Working mere yards from Six Flags Great America means that the temptation to make a dash to the park after work always exists — especially when the park is open daily.
This was also “Coasters After Dark,” meaning that the park would be open for three extra hours, from 9 p.m. until midnight, for season passholders.
Of course, this being Goliath’s only second full-ish day of operation, I knew the crowds were going to be plentiful.
And they were.
Goliath’s line seemed to fluctuate between 90 minutes and three hours throughout the afternoon.
Load and dispatch times are still on the longer side.
But the wait is worth that drop alone.
Goliath is not the easiest coaster to photograph, especially the overbank-turn portion of the coaster. The park train’s eventual reopening should alleviate that problem.
Dispatch times are still averaging about two or three minutes. I’m sure that will decrease as crews (and guests) get more accustomed to the loading and safety check procedures.
I wish there was a way for larger guests to know whether or not they will be able to ride before they wait two or more hours to ride.
The inverted drop is a very difficult element to photograph, thanks to the mass of wooden beams the train maneuvers through.
While the wait may be lengthy, most riders seem to be quite happy when the train returns to the station.
Crews have been very diligent in checking for loose articles. I haven’t seen one phone, bag, etc. fall out yet during the zero-g stall.
Batman and basketball. That seems like a good combination to me.
I’ve been living in the Chicago area for over a month now, and I still haven’t been able to figure out Chicago weather.
As I was attempting to get aerial photos of Goliath in operation (not likely with the slow dispatch times), I noticed a wall of fog approaching.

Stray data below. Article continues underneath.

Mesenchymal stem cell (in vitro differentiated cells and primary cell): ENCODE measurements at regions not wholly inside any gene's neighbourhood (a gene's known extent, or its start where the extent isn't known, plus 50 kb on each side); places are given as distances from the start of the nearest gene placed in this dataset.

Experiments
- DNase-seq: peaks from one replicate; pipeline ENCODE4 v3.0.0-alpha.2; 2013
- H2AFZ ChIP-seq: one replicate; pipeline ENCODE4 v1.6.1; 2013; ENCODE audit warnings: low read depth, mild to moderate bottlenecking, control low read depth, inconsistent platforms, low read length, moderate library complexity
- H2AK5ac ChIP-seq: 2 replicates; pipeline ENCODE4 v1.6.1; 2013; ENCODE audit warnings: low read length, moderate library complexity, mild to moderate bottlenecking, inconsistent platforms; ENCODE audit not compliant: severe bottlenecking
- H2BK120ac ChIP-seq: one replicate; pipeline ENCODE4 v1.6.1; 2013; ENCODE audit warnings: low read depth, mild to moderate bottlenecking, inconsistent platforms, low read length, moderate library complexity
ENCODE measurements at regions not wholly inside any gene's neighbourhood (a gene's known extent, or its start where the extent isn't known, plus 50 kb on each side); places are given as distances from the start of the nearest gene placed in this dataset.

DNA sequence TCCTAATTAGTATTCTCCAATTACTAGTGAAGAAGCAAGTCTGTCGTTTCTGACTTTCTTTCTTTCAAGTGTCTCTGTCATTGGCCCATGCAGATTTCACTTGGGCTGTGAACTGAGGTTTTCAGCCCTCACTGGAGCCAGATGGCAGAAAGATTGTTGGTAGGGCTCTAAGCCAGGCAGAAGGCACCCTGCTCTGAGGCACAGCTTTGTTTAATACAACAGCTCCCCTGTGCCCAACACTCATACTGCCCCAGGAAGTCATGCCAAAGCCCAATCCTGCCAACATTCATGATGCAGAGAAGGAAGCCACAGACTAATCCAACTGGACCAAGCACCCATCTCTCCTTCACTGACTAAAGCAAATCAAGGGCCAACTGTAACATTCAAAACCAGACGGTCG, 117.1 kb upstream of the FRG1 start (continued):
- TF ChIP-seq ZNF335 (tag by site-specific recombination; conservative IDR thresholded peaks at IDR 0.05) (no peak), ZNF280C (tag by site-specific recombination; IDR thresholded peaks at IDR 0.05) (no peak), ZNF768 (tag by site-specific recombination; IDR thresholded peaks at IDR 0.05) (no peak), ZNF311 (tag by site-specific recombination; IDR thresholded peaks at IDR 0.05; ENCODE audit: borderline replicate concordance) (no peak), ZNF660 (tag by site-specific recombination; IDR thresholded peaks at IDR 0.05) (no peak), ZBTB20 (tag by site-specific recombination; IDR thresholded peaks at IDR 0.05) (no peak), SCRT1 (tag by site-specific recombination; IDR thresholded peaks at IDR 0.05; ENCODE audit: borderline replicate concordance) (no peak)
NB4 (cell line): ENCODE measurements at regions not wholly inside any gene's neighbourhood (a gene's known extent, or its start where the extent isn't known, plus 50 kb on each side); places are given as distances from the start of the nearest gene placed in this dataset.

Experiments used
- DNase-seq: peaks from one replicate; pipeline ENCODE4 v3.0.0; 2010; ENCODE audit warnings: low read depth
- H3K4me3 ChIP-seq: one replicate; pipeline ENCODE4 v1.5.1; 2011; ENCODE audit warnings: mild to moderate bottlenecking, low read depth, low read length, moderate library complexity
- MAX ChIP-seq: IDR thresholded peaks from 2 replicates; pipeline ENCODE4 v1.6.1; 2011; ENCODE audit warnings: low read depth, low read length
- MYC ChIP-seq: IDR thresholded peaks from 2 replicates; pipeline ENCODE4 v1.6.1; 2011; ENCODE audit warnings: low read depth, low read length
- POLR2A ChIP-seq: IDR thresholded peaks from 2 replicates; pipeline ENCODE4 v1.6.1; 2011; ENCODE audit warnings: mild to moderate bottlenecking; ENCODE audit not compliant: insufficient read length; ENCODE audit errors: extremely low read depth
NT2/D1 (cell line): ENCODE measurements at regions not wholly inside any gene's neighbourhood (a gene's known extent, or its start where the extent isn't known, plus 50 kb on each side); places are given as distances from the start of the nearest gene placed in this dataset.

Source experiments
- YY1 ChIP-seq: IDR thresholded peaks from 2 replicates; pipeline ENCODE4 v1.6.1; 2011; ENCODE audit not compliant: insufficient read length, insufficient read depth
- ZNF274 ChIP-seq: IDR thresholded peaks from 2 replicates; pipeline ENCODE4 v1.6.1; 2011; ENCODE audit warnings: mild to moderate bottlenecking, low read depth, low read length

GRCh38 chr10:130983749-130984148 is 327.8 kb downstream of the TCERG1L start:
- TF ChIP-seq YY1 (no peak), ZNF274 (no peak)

While the cabin rotated, I tried to ignore the fog and refocused my efforts on catching a Goliath train climbing the lift hill.
This was the best I could do.
A Goliath train speeds through the very fun twist-n-shout element.
By the time the cabin began its descent, the blue sky had turned grey.
I made a run to my car to pick up my jacket, because with the fog came a rapid decrease in the temperature.
Goliath’s lift hill is just barely visible from the other side of the park.
Batman is still one of my favorite B&M coasters.
This was some dense fog, as seen in the photo above. I’ve never seen fog overtake an area so quickly.
It’s hard to see with so much natural fog in the shot, but artificial fog has been added to Goliath’s tunnel, which is a really nice touch.
Goliath was down periodically throughout the day as crews work out the opening-week kinks.
Flying through the fog on X-Flight was a fun experience.
Goliath’s lift hill looks even more awesome in the fog. I cannot wait for Fright Fest.
If you ever have the chance, I highly recommend riding Giant Drop in the fog. It was one of the creepiest rides of my life, as I could barely see Raging Bull, let alone the ground. It was a very strange experience.
As the night drew on, the area around Goliath was bustling with guests. The queue line was closed around 10:30 p.m.
The attention-to-detail on Goliath’s train is really impressive for a Six Flags park.
Batman was a walk-on. It was a great way to end the night.
When I left around midnight, most of the park was quiet except for the coasters dispatching the last trains of the night. I love walking around parks when they’re empty (or just about empty).
Despite the unseasonably cool weather, fog and mist, I had a great time at Coasters After Dark.
See even more photos of Coasters After Dark and Six Flags Great America in the fog on our Facebook page.